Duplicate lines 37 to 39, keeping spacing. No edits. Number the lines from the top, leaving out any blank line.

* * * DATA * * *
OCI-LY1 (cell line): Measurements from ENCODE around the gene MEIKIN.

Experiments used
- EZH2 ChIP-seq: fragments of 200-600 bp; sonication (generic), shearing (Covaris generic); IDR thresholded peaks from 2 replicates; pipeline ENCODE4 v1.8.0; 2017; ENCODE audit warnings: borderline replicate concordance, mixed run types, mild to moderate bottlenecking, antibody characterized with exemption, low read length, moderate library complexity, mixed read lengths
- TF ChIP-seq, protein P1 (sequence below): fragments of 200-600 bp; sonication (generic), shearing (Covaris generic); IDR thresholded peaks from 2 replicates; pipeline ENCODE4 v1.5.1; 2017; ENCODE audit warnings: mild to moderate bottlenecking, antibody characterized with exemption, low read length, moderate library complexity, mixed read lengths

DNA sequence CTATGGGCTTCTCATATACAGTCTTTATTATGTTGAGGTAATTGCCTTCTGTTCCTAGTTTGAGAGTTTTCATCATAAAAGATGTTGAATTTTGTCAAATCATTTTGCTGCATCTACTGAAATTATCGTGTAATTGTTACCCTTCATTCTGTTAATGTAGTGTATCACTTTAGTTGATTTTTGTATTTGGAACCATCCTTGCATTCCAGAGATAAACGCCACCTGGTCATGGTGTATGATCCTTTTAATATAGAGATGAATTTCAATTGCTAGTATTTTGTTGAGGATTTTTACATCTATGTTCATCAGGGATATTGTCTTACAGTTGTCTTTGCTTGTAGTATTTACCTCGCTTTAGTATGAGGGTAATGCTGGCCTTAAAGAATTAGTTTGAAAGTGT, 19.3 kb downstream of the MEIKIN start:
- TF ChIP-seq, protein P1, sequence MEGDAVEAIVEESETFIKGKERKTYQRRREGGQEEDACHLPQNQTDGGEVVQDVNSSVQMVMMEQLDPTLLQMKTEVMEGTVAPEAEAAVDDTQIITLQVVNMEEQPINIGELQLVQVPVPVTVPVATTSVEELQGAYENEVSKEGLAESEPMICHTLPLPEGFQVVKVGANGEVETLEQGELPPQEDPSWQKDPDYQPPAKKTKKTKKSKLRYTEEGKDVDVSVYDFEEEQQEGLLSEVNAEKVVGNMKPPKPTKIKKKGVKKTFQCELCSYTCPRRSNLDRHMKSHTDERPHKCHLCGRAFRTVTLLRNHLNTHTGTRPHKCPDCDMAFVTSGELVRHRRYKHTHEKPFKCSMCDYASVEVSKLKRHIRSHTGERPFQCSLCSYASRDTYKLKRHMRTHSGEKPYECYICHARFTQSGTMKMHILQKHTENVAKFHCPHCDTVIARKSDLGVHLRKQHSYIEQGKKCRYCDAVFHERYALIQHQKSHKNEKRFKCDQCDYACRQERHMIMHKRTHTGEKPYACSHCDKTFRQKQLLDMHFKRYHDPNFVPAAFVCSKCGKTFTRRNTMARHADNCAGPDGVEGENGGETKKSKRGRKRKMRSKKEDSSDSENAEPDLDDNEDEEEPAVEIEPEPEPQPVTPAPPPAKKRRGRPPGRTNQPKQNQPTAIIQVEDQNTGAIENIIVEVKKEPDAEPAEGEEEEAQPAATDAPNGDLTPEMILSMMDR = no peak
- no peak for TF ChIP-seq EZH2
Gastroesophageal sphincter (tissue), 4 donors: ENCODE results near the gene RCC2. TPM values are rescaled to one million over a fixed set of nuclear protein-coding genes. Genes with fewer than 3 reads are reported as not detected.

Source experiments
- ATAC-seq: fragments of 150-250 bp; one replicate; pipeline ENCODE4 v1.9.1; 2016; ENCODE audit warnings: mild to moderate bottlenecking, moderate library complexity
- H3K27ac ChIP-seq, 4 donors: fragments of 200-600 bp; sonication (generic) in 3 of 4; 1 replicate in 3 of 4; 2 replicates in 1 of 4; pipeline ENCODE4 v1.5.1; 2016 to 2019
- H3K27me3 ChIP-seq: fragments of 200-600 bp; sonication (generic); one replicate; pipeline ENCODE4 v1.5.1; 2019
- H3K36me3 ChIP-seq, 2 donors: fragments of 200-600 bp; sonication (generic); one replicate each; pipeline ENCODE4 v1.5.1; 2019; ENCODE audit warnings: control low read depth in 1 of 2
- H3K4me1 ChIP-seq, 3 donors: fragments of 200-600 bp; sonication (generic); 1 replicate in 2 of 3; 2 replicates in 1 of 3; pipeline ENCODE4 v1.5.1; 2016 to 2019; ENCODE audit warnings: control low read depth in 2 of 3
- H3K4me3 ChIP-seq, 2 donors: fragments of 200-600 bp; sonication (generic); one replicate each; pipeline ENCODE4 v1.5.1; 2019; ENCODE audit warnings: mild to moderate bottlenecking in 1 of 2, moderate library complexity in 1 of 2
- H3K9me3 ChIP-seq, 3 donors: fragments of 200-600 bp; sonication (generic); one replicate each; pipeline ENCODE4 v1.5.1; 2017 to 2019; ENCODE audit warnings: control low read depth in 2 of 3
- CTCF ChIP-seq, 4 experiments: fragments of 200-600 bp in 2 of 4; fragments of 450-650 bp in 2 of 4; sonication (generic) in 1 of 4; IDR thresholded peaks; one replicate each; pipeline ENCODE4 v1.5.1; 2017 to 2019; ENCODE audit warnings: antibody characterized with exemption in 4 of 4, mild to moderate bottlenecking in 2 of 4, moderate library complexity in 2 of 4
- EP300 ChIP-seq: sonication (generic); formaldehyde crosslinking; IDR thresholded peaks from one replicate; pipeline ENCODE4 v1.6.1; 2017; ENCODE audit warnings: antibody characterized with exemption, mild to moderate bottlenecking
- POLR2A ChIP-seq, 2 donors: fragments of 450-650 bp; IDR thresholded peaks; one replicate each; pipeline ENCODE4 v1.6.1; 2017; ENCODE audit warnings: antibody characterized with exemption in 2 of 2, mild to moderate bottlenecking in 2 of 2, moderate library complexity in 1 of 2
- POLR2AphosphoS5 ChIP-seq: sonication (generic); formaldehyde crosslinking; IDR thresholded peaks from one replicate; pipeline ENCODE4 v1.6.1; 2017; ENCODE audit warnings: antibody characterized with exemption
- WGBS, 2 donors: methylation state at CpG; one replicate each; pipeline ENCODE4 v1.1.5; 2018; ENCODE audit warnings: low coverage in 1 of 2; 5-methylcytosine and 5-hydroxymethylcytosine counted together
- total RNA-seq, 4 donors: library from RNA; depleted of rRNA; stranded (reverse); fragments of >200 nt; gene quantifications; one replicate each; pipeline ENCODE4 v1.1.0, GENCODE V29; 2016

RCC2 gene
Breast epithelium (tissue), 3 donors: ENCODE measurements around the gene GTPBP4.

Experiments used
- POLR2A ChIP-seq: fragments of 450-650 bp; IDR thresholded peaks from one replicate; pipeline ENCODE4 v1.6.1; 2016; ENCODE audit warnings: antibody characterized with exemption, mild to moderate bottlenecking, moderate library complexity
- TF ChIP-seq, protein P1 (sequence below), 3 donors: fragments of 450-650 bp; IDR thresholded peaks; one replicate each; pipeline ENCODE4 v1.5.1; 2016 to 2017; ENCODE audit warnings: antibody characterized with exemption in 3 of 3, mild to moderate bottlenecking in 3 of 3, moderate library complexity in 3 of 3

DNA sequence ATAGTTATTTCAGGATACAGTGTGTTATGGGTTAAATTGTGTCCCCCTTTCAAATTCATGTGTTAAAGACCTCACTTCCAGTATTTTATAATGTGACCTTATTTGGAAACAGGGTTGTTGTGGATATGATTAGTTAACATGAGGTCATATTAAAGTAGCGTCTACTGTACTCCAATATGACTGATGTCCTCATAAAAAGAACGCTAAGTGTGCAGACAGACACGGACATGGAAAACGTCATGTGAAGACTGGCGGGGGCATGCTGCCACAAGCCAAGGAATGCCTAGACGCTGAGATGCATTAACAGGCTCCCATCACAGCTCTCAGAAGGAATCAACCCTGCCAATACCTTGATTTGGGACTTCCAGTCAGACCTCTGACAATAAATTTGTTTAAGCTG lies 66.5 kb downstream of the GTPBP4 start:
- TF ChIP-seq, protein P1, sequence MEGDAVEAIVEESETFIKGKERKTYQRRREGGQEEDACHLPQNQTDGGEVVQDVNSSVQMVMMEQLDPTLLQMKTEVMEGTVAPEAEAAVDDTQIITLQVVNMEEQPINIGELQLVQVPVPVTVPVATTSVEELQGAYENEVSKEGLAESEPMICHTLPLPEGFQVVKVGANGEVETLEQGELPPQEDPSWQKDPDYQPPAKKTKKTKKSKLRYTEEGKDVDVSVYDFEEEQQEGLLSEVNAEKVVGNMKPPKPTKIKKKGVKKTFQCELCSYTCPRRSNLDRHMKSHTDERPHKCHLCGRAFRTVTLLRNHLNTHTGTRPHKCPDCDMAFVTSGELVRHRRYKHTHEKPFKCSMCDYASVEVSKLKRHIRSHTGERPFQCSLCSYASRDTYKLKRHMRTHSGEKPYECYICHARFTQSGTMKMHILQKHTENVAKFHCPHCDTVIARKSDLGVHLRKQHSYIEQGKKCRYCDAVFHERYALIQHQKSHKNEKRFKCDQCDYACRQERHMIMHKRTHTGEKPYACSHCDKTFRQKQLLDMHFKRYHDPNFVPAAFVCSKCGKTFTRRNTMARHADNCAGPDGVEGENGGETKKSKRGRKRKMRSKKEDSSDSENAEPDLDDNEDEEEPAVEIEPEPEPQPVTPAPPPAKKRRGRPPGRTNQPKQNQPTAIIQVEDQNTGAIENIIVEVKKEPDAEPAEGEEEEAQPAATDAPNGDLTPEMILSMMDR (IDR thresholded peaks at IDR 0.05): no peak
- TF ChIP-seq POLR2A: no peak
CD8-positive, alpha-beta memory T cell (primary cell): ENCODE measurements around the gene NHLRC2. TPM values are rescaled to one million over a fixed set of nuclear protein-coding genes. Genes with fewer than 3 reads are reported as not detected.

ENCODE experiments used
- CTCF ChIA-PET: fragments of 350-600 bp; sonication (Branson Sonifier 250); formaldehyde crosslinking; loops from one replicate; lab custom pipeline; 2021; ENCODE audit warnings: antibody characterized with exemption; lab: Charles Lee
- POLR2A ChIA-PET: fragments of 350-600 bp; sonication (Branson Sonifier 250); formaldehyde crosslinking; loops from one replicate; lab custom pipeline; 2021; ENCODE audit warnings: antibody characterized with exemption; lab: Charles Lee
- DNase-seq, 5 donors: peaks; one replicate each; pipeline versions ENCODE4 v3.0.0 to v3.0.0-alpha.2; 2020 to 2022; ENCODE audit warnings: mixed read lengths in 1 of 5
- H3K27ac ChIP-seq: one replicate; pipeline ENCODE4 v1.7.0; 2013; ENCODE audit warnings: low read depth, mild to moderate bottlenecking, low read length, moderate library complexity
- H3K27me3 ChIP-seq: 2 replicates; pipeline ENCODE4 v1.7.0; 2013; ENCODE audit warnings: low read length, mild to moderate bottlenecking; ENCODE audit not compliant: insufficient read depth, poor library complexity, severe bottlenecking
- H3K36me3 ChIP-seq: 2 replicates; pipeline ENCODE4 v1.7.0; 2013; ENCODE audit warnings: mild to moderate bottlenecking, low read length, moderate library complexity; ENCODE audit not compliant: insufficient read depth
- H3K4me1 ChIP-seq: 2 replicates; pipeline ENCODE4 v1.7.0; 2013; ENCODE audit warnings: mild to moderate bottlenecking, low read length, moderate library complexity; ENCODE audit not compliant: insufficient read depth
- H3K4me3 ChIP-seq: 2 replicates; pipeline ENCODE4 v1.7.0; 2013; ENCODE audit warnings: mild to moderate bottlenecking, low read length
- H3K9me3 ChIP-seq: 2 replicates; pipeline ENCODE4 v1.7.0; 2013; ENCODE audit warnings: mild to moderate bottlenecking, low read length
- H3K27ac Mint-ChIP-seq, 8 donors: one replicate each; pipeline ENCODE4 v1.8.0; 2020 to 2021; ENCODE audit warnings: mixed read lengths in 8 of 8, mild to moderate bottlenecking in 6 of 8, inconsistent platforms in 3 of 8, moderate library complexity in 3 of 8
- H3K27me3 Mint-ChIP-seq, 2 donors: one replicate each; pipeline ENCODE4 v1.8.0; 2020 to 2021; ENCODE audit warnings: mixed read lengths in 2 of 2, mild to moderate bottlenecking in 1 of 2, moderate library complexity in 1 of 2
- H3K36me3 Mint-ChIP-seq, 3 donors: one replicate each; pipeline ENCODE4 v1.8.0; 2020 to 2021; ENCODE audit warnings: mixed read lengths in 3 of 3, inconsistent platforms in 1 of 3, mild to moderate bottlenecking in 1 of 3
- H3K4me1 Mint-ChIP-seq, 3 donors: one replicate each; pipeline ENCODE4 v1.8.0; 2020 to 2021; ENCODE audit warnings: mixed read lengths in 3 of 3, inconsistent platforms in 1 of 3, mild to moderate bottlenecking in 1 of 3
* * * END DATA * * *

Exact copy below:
- H3K27me3 ChIP-seq: 2 replicates; pipeline ENCODE4 v1.7.0; 2013; ENCODE audit warnings: low read length, mild to moderate bottlenecking; ENCODE audit not compliant: insufficient read depth, poor library complexity, severe bottlenecking
- H3K36me3 ChIP-seq: 2 replicates; pipeline ENCODE4 v1.7.0; 2013; ENCODE audit warnings: mild to moderate bottlenecking, low read length, moderate library complexity; ENCODE audit not compliant: insufficient read depth
- H3K4me1 ChIP-seq: 2 replicates; pipeline ENCODE4 v1.7.0; 2013; ENCODE audit warnings: mild to moderate bottlenecking, low read length, moderate library complexity; ENCODE audit not compliant: insufficient read depth